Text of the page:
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****The Art Of Divination****

From the earliest stages of civilization people have used various means of divination to communicate with the
supernatural when seeking help in their public and private lives. Divination is most often practiced as a means of foretelling the future, and sometimes the past. It is one of the primary practices used by witches, wizards, medicine men, sorcerers, and shamans. These various groups of
persons are often called diviners, who often belonged to special classes of priests and priestesses in past and present civilizations, and are specially trained in the practice and interpretation of their divinatory skills. The methodology for practicing the divinatory skills seems to divide into two categories: the first is the observation and interpretation on natural phenomena, and the second is the observation and interpretation of man-made "voluntary" phenomena. Natural phenomena includes two major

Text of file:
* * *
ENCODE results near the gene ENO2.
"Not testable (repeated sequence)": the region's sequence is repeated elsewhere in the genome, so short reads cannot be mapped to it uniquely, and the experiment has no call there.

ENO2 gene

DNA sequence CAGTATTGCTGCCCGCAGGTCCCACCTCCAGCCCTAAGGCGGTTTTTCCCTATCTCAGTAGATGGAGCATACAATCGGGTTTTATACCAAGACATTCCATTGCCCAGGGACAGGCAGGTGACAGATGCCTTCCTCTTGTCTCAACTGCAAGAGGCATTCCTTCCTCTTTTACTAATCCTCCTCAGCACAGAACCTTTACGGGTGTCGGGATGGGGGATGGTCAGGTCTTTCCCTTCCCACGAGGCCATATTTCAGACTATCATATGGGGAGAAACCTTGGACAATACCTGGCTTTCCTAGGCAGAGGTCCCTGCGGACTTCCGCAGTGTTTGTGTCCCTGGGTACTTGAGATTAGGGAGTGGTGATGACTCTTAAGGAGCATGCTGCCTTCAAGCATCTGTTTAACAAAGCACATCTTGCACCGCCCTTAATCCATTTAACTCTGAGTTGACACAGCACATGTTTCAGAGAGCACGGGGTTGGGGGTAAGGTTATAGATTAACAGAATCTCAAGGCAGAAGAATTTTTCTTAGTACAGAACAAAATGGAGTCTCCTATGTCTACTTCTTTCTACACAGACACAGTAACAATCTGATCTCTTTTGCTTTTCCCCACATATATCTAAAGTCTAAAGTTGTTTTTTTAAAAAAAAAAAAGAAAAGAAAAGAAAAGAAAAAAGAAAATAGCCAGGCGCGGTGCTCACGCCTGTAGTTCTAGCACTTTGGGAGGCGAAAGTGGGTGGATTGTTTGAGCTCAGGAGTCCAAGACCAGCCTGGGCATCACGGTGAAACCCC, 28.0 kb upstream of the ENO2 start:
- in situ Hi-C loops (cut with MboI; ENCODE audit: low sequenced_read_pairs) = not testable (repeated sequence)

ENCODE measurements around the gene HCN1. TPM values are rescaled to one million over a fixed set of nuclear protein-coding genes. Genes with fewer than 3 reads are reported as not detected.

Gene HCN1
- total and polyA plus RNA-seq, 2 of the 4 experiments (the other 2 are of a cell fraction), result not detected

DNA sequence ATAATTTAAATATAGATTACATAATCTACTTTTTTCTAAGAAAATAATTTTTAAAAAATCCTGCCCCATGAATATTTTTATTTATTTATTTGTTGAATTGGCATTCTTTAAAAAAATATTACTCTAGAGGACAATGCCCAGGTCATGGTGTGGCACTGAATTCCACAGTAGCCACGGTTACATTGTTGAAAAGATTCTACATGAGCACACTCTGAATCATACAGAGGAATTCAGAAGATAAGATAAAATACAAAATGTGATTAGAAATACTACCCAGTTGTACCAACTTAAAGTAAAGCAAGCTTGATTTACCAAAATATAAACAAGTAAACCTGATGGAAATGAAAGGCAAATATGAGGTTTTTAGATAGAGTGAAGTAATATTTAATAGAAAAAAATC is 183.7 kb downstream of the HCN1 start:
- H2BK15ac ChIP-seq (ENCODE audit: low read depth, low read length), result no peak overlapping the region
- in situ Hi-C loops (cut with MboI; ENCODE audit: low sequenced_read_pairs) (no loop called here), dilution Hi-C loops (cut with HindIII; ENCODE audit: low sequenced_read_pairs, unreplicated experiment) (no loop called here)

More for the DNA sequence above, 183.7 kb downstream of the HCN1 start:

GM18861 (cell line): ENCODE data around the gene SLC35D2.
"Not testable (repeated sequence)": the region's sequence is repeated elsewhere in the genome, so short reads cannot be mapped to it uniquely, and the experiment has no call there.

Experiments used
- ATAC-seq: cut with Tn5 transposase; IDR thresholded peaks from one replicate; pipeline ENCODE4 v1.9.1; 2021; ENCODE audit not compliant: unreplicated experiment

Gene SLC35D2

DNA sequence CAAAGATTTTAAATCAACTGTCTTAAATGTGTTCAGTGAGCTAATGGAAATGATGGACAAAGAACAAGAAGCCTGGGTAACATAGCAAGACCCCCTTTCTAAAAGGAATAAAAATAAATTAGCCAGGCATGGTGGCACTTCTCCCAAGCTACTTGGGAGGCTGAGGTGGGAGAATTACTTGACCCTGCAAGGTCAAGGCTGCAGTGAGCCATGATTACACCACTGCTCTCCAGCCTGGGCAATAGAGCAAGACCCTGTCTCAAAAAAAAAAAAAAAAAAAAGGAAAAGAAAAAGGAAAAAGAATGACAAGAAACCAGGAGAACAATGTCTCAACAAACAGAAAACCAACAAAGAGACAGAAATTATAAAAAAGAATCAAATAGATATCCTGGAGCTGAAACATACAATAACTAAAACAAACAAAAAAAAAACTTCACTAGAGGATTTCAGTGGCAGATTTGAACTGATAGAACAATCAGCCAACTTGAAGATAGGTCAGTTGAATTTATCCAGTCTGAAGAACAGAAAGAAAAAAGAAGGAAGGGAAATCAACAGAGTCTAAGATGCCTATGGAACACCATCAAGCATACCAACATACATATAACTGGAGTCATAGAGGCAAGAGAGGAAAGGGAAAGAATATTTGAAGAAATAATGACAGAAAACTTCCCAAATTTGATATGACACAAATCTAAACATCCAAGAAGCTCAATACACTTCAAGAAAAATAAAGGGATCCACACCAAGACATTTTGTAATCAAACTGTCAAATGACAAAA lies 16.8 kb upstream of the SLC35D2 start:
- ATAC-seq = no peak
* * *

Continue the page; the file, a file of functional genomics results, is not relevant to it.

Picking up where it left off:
subcategories of activity: astrology, and hepatoscopy. To a lesser degree the observation of the following occurrences also can be listed under natural phenomena: unexpected storms, particular cloud formations, birth monstrosities in both man and animal, howling or unnatural actions in dogs, and night-marish dreams.
Man-made or "voluntary" phenomena is defined as being deliberately produced for the sole purpose of soothsaying and includes such acts as necromancy, pouring oil into a basin of water to observe the formation of bubbles and rings in the receptacle, shooting arrows, casting lots, and numerous other acts.
The ancient Romans favored augury and haruspicy. The Egyptians, Druids, and Hebrews relied on scrying. The Druids also read death throes and entrails of sacrificed animals.
The Greeks had their oracle which spoke for the gods. In the Middle Ages grain, sand or peas were tossed onto a field in order to read the patterns after the substances fell. As far back as 1000 BC. the Chinese had "I CHING," an oracle which involved the tossing and reading of long short yarrow sticks. Another ancient Chinese divinatory practice which is still used is "feng-shui," or geomancy, which